After the two networks have been joined, go back into Control Panel’s Network applet and select the Access Control tab from the Network Properties sheet. The Access Control tab controls the type of access that applies to the various shares on the system. By default, the access type is set to Share Level Access, which allows you to protect resources by password. Once the networks have been joined, you can select User Level Access. Next, enter the name of the domain that contains your login accounts and click OK. You’ll now see a warning that indicates you’ll have to redo all your shares if you continue. Click OK to acknowledge the warning, and click OK again to close the Network Properties sheet. Windows 98 will now copy a few files and ask you to reboot the system.
As the warning indicated, once the computer reboots, you’ll have to set up your shares again. This time, however, instead of setting up a password for each share, you can actually choose which users you want to have access to the share by selecting their login names from a list. As before, you can assign some users read-only permissions while others have full access.
Use hidden shares
If you have a shared resource that really needs protecting but you can’t join your network to a Windows NT domain in the manner described in the last section, you might consider using a hidden share. A hidden share is invisible from Network Neighborhood and Windows Explorer. A hidden share is accessible only by mapping a drive letter to it or by calling it via its universal naming convention. To hide a share, simply add a dollar sign to the end of the share name.
For example, suppose you have a share called GOODSTUFF that you want to hide on a computer named PC3. You could change the share name to GOODSTUFF$ to do so. Once you’ve hidden the share, it will be invisible to the other computers. It’s accessible only if you know the share name. For instance, to access the GOODSTUFF$ share, you might enter a command such as
NET USE Q: \\PC3\GOODSTUFF$
This command would map the drive letter Q to the hidden share. You could also access the share by opening Internet Explorer and entering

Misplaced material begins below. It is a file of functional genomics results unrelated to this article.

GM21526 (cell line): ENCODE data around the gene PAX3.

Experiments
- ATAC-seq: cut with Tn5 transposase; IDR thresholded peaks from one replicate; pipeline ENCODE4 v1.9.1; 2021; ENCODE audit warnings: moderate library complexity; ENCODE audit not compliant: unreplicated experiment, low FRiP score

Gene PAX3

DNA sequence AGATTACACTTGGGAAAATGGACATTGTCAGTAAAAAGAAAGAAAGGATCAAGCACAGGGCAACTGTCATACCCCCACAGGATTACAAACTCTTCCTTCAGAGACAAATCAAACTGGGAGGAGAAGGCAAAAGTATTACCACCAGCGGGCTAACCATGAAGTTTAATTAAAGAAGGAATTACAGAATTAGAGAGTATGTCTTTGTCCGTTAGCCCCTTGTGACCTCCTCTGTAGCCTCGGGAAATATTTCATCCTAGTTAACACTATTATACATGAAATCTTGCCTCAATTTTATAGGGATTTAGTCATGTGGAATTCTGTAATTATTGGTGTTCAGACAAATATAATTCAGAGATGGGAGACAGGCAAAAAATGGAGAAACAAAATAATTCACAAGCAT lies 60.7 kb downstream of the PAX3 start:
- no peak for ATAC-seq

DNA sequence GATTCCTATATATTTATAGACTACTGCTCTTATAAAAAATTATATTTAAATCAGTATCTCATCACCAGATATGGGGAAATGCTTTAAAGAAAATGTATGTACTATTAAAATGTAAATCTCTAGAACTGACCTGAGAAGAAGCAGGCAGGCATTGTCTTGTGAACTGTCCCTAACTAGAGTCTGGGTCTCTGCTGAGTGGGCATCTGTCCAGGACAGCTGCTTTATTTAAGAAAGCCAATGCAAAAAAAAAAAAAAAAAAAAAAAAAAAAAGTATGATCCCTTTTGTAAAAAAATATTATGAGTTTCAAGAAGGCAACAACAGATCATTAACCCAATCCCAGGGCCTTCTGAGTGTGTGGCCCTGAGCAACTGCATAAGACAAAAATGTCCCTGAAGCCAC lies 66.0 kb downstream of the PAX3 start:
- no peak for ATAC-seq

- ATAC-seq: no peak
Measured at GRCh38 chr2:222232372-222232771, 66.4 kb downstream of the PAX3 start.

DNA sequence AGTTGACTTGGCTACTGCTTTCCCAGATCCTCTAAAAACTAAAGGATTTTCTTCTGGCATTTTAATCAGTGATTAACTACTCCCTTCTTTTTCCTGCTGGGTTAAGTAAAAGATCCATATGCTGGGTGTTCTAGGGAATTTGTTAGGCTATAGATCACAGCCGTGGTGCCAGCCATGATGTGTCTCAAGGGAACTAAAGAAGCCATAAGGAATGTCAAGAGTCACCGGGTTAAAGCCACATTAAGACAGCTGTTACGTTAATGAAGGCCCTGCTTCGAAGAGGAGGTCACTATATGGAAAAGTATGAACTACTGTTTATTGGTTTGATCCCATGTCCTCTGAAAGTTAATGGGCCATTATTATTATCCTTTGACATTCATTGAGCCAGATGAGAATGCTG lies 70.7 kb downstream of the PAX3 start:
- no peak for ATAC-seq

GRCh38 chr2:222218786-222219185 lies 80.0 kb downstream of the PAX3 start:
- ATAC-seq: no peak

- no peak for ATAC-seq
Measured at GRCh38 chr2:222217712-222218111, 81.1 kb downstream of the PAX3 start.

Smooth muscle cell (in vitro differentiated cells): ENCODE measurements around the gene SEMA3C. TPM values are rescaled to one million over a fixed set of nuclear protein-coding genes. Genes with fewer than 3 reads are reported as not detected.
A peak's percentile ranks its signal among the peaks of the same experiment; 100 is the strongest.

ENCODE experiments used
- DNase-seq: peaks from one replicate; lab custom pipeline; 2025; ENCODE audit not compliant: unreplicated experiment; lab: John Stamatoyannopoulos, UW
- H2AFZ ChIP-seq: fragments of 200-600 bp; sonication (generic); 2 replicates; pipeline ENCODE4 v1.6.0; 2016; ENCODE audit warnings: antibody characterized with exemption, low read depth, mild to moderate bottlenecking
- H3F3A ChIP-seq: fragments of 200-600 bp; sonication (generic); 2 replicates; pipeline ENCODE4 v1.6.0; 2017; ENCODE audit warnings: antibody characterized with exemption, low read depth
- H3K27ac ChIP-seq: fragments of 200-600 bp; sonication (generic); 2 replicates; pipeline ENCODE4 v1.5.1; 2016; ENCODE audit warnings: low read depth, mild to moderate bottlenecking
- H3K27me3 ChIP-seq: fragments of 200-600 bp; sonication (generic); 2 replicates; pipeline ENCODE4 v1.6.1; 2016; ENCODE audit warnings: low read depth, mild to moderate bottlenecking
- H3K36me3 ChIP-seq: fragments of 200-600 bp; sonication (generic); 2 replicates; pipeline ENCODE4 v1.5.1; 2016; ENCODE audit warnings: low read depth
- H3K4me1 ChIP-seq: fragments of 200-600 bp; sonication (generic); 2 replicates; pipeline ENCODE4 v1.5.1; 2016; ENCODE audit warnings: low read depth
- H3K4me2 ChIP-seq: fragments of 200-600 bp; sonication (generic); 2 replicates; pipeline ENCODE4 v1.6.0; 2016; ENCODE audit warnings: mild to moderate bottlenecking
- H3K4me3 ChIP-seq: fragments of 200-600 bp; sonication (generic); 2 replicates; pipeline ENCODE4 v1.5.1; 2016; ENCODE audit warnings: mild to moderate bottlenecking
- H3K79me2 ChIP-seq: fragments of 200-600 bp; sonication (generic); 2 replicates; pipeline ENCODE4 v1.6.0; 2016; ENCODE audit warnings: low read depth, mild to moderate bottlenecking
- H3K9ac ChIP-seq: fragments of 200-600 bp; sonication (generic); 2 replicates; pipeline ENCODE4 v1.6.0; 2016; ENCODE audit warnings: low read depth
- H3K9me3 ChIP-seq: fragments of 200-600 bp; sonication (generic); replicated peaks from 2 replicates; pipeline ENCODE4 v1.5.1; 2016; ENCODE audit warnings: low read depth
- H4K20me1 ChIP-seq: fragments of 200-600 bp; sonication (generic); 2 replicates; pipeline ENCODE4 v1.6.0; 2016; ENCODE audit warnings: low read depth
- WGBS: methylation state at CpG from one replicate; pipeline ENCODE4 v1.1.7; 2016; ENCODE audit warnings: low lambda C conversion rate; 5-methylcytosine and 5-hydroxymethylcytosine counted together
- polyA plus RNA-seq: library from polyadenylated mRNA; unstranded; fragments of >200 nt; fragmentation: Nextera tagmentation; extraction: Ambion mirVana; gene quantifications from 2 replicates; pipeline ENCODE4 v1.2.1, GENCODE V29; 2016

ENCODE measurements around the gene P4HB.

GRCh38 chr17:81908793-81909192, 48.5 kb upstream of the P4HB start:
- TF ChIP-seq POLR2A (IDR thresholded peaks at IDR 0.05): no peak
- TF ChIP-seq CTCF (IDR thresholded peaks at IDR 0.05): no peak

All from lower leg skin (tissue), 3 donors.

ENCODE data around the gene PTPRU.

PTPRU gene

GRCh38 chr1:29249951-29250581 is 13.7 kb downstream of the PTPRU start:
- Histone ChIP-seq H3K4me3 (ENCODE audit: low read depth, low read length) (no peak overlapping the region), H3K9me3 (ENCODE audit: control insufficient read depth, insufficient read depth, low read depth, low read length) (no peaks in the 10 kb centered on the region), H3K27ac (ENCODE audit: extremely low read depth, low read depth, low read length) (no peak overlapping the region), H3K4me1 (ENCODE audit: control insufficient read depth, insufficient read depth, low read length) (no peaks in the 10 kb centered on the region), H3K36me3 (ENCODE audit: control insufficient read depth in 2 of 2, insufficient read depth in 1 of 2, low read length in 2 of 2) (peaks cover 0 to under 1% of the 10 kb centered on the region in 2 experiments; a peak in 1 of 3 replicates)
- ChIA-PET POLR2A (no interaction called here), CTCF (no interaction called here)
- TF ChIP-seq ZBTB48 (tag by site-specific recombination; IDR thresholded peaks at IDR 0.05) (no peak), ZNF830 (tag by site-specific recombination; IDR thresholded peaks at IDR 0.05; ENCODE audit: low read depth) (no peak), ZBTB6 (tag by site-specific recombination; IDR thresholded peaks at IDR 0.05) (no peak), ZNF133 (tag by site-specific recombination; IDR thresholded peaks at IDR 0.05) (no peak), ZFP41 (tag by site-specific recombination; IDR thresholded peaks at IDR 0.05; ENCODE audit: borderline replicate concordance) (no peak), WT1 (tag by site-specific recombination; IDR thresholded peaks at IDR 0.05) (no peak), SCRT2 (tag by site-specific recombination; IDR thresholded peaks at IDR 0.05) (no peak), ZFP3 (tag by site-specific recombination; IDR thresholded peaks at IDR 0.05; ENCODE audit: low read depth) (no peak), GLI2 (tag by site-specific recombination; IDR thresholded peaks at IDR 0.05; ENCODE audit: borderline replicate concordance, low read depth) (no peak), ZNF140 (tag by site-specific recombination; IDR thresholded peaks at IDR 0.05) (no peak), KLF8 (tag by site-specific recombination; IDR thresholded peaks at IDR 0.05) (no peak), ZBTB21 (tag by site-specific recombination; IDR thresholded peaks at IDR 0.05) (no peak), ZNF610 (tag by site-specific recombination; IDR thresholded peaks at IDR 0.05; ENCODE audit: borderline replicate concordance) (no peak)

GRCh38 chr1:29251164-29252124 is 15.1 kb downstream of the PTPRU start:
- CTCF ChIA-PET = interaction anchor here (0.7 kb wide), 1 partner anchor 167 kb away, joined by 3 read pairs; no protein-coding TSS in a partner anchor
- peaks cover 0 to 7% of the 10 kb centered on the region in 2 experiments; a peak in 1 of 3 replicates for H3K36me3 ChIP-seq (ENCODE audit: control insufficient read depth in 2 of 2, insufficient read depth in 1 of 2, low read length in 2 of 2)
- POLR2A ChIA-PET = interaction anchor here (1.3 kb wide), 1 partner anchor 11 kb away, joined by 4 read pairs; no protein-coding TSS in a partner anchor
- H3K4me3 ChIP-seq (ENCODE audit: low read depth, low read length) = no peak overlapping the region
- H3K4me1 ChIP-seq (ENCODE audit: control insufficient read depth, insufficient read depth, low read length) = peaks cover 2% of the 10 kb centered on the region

in the address bar.
A word about cached passwords
Suppose you routinely access a large number of password-protected shares on your network. Depending on several factors, Windows may offer to save your passwords so that you don’t have to type them each time. If you choose to allow Windows to save passwords, it will save them in the .pwl file in the Windows directory that corresponds with your login name.
For example, such a file might have a name like C:\Windows\Brien.pwl. I recommend not using cached passwords if you’re concerned about security. If someone were to figure out your main password (the one you enter with your login name), that person would have instant access to any network shares that you have access to as long as the individual is logged in from your machine. If hackers wanted to mess with some data without being at your machine, all they would need is a copy of your .pwl file. If you have your entire C drive shared, someone could even copy this file from across the network without you ever knowing the difference. Once they have a copy of your .pwl file, there are utilities available on the Internet that can extract the passwords from it.
Of course, if hackers already know your master password, they would only have to copy the .pwl file to the Windows directory on their own machine and log in as you to gain access to any share that you have access to.
Windows NT, the secure choice
I mentioned earlier that if someone were to sit down at your local machine, he or she could access any files on the machine without a password. If this concerns you, you might consider upgrading to Windows NT Workstation or to Windows 2000 Professional. These operating systems are fully capable of running in a peer-to-peer environment, but they offer much tighter security than Windows 98 does. For starters, these operating systems require a password before you can do anything. Furthermore, if the hard disk is set up to use NTFS partitions, you can even restrict local access to files based on username. This is possible because Windows NT and Windows 2000 both contain internal security mechanisms that are much more advanced than those included in Windows 98.
Brien M. Posey is an MCSE who works as a freelance technical writer and as a network engineer for the Department of Defense. If you’d like to contact Brien, send him an e-mail. (Because of the large volume of e-mail he receives, it’s impossible for him to respond to every message. However, he does read them all.)